“Acting doesn’t make me happy. It’s not designed to. Acting is my job. It’s what I need to do to feel complete. It’s the reason I know who I am.” [Parade Magazine, Feb 26, 2006]
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More social pressures
But it isn’t just a matter of self-concept; there are social pressures that can make defining our identity difficult or at least complicated.
How we identify ourselves, and let other people define us, can have a deep impact on our self-concept, self-esteem and our creative expression.
Actor Tilda Swinton says she is often referred to as ‘Sir’ in elevators and other places.
“I think it has to do with being this tall and not wearing much lipstick. I think people just can’t imagine I’d be a woman if I look like this.” …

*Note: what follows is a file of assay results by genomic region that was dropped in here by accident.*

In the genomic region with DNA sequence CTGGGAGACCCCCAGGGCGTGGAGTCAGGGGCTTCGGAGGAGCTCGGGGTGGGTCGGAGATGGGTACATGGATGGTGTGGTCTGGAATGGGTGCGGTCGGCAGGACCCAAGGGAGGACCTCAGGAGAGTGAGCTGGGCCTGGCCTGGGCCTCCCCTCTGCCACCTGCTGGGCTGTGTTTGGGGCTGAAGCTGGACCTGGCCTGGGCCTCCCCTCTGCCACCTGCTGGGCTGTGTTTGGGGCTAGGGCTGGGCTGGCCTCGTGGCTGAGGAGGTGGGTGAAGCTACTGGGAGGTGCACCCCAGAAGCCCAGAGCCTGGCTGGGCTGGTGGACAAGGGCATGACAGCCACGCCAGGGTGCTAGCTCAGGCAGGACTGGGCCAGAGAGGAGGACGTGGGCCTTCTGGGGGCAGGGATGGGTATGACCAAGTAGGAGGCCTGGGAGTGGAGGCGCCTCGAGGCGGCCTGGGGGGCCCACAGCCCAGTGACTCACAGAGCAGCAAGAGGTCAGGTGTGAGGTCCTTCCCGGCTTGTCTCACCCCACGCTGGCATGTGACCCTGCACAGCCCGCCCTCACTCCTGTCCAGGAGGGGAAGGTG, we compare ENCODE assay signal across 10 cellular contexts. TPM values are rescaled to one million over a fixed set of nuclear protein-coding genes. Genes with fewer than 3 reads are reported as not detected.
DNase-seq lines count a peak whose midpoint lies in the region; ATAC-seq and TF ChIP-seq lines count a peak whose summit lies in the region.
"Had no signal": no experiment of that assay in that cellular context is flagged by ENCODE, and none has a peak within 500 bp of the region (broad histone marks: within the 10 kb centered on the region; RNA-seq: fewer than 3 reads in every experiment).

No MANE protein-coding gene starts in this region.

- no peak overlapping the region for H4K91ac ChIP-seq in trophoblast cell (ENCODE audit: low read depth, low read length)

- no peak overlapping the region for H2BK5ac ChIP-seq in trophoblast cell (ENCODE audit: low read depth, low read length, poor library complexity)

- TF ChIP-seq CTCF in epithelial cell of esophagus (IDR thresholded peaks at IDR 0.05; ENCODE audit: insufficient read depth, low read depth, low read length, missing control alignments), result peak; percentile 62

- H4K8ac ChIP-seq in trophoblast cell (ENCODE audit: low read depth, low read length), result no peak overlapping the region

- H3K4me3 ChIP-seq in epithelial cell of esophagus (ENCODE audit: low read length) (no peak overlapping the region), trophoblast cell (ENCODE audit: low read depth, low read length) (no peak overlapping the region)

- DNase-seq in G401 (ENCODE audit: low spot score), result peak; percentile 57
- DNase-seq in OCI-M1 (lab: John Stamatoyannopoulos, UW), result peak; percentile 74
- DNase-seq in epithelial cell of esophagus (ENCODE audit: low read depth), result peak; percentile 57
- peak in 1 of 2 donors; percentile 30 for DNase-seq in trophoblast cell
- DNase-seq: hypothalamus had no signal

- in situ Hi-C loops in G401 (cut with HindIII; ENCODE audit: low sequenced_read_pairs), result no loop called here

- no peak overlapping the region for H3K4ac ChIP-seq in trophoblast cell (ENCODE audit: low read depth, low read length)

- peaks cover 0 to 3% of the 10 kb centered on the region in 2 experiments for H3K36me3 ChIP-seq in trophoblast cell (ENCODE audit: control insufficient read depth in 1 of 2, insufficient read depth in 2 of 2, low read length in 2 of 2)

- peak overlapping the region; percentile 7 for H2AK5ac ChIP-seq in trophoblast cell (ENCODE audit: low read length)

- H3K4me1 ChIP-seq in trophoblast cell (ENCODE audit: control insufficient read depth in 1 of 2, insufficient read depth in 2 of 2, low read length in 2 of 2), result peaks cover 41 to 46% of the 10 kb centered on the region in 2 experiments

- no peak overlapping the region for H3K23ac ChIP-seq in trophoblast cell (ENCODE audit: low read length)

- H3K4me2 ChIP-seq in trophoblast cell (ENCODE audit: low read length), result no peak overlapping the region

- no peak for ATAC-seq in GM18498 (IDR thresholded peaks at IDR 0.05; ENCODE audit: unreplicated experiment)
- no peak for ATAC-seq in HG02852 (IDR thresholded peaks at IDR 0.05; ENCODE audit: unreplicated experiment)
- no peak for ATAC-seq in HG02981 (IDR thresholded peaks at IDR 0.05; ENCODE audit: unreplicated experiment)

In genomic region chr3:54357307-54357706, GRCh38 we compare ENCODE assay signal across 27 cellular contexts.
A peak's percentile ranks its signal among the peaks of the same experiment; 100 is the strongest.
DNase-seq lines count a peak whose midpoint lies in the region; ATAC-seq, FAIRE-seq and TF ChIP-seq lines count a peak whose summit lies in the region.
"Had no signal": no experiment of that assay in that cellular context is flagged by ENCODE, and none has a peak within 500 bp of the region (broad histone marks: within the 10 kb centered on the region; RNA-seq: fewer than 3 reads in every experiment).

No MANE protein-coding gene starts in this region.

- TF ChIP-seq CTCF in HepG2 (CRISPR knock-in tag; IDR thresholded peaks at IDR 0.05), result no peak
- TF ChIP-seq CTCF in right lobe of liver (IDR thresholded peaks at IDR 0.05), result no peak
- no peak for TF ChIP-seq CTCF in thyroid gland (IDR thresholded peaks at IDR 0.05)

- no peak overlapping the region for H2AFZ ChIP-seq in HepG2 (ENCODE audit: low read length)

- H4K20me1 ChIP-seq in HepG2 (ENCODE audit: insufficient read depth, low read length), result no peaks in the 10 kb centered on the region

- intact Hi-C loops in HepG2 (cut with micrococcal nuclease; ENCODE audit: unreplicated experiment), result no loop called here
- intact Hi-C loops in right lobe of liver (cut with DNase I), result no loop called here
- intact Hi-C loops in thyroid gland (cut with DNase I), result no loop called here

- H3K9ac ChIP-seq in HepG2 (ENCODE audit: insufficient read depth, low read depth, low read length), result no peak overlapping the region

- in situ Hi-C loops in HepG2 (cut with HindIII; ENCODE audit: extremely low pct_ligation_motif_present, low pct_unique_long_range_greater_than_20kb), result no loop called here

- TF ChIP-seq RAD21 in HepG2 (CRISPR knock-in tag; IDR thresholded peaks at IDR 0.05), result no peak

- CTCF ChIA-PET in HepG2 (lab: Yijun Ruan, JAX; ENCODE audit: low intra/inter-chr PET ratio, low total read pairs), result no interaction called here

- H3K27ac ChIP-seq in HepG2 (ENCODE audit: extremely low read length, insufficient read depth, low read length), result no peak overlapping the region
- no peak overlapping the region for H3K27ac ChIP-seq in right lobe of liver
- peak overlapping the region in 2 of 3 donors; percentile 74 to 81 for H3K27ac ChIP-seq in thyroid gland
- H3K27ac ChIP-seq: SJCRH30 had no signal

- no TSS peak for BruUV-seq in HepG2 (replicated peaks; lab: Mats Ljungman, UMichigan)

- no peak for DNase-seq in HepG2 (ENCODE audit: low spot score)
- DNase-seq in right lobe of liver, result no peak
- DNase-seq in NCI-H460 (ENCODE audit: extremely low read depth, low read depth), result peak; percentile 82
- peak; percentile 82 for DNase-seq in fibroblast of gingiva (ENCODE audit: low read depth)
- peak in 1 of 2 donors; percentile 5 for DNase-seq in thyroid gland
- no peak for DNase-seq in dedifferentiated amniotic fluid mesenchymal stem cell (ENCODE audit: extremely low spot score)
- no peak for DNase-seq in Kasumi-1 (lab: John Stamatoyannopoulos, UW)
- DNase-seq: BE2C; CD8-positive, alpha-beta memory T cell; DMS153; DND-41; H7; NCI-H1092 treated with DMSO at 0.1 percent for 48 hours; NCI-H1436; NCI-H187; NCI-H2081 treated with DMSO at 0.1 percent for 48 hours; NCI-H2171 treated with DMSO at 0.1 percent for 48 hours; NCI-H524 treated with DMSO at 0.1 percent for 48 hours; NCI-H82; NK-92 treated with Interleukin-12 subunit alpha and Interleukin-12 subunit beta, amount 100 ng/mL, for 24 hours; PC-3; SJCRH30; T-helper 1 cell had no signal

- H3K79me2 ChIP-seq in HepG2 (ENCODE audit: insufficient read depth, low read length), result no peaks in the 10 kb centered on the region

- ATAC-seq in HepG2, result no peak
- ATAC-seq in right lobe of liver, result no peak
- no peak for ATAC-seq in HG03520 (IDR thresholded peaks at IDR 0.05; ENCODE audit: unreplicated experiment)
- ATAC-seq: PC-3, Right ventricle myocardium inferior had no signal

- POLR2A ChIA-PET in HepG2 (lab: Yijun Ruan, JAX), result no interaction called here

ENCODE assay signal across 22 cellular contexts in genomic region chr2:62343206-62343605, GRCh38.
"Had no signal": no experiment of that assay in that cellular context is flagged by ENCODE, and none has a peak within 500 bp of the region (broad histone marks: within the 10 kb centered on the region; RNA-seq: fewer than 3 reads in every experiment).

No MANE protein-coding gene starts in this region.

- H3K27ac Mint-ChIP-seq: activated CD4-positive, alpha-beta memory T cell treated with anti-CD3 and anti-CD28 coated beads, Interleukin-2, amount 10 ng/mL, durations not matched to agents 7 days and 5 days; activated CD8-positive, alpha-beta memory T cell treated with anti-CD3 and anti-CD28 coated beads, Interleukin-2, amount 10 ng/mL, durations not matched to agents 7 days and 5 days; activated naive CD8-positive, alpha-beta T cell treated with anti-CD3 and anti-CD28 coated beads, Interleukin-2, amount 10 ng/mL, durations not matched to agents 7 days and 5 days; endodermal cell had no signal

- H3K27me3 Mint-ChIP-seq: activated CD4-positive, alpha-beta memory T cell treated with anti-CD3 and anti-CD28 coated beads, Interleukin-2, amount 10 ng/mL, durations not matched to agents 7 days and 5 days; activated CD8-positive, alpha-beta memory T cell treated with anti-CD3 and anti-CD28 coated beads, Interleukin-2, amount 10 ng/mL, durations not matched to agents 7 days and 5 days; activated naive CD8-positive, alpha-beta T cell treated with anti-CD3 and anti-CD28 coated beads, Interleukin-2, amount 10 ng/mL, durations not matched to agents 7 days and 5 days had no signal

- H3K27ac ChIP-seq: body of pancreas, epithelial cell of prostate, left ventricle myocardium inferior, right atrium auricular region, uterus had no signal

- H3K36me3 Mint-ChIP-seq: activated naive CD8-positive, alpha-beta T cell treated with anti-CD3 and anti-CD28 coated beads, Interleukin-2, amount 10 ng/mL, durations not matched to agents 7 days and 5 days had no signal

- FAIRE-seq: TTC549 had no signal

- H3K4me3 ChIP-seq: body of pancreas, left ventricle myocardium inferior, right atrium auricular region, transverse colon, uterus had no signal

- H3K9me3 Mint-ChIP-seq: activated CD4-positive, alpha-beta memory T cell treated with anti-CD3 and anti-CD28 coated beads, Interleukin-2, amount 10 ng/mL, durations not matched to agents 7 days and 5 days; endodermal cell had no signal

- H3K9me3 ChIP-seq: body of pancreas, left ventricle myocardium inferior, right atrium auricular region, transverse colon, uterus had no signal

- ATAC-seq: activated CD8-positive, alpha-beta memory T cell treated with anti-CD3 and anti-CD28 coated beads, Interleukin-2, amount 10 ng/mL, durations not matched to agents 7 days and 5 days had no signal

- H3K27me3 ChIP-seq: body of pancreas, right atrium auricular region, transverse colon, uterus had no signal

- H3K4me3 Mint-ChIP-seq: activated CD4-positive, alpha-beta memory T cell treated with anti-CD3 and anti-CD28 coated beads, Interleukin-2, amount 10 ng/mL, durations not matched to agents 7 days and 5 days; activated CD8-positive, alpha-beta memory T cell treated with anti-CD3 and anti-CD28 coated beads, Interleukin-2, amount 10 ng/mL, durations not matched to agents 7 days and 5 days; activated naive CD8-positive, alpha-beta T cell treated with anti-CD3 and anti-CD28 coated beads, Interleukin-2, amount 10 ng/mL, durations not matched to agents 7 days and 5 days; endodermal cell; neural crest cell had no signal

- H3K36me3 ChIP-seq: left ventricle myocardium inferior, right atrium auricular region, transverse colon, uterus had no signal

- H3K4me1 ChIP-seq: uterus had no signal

“I’m basically interested in identity, and I still find fascinating the question, “How do we identify ourselves, and how do we settle into other people’s expectations for our identity?” [imdb.com bio]
Creativity coach Dave Storer, one of the contributors to the book “Inspiring Creativity” writes that “most people in our culture will not let you easily claim a creator’s identity. They will push against you and demand ‘proof’ of your creative talent.”
He counsels to keep working at your chosen project anyway, and over time you will become comfortable with your identity, because it “comes from the doing of it.”
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Gods and prodigies, freaks and geeks: building identity
Wunderkind, genius, prodigy. Freak, geek, nerd. How we label exceptional people and ourselves affects our identity and what we think about the reality and value of our talents, and the possibilities of expressing them in the world.